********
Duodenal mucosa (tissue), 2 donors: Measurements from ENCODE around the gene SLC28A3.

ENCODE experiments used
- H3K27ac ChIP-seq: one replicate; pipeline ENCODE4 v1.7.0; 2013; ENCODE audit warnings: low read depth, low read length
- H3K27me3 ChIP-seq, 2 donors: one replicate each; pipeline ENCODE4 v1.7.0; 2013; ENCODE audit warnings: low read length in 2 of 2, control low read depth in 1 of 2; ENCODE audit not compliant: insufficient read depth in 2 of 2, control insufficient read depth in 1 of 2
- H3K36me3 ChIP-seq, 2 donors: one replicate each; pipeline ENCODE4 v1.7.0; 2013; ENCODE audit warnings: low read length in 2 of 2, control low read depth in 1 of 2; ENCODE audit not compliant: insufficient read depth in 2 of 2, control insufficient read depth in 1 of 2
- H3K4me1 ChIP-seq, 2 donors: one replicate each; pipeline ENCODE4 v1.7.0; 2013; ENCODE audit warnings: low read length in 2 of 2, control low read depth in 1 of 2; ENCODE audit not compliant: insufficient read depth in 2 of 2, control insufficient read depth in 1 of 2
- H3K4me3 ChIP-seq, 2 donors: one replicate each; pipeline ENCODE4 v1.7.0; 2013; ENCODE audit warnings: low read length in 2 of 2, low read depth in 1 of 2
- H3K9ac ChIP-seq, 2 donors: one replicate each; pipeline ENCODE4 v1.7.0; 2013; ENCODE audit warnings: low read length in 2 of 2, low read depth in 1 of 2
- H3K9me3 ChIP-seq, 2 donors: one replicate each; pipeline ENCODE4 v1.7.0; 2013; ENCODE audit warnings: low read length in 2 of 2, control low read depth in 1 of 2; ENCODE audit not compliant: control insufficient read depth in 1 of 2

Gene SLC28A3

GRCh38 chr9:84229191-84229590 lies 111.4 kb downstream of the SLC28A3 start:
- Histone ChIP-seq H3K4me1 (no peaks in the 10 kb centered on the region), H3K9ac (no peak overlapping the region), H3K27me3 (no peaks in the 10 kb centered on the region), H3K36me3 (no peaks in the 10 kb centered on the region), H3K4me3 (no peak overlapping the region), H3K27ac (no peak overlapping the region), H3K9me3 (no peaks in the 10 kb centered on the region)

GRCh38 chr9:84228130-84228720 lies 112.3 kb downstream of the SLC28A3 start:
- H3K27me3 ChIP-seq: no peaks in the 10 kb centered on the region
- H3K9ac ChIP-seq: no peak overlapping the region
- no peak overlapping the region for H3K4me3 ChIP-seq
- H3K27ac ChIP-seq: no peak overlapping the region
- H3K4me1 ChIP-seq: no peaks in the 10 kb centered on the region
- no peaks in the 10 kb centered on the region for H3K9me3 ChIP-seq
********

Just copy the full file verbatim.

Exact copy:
Duodenal mucosa (tissue), 2 donors: Measurements from ENCODE around the gene SLC28A3.

ENCODE experiments used
- H3K27ac ChIP-seq: one replicate; pipeline ENCODE4 v1.7.0; 2013; ENCODE audit warnings: low read depth, low read length
- H3K27me3 ChIP-seq, 2 donors: one replicate each; pipeline ENCODE4 v1.7.0; 2013; ENCODE audit warnings: low read length in 2 of 2, control low read depth in 1 of 2; ENCODE audit not compliant: insufficient read depth in 2 of 2, control insufficient read depth in 1 of 2
- H3K36me3 ChIP-seq, 2 donors: one replicate each; pipeline ENCODE4 v1.7.0; 2013; ENCODE audit warnings: low read length in 2 of 2, control low read depth in 1 of 2; ENCODE audit not compliant: insufficient read depth in 2 of 2, control insufficient read depth in 1 of 2
- H3K4me1 ChIP-seq, 2 donors: one replicate each; pipeline ENCODE4 v1.7.0; 2013; ENCODE audit warnings: low read length in 2 of 2, control low read depth in 1 of 2; ENCODE audit not compliant: insufficient read depth in 2 of 2, control insufficient read depth in 1 of 2
- H3K4me3 ChIP-seq, 2 donors: one replicate each; pipeline ENCODE4 v1.7.0; 2013; ENCODE audit warnings: low read length in 2 of 2, low read depth in 1 of 2
- H3K9ac ChIP-seq, 2 donors: one replicate each; pipeline ENCODE4 v1.7.0; 2013; ENCODE audit warnings: low read length in 2 of 2, low read depth in 1 of 2
- H3K9me3 ChIP-seq, 2 donors: one replicate each; pipeline ENCODE4 v1.7.0; 2013; ENCODE audit warnings: low read length in 2 of 2, control low read depth in 1 of 2; ENCODE audit not compliant: control insufficient read depth in 1 of 2

Gene SLC28A3

GRCh38 chr9:84229191-84229590 lies 111.4 kb downstream of the SLC28A3 start:
- Histone ChIP-seq H3K4me1 (no peaks in the 10 kb centered on the region), H3K9ac (no peak overlapping the region), H3K27me3 (no peaks in the 10 kb centered on the region), H3K36me3 (no peaks in the 10 kb centered on the region), H3K4me3 (no peak overlapping the region), H3K27ac (no peak overlapping the region), H3K9me3 (no peaks in the 10 kb centered on the region)

GRCh38 chr9:84228130-84228720 lies 112.3 kb downstream of the SLC28A3 start:
- H3K27me3 ChIP-seq: no peaks in the 10 kb centered on the region
- H3K9ac ChIP-seq: no peak overlapping the region
- no peak overlapping the region for H3K4me3 ChIP-seq
- H3K27ac ChIP-seq: no peak overlapping the region
- H3K4me1 ChIP-seq: no peaks in the 10 kb centered on the region
- no peaks in the 10 kb centered on the region for H3K9me3 ChIP-seq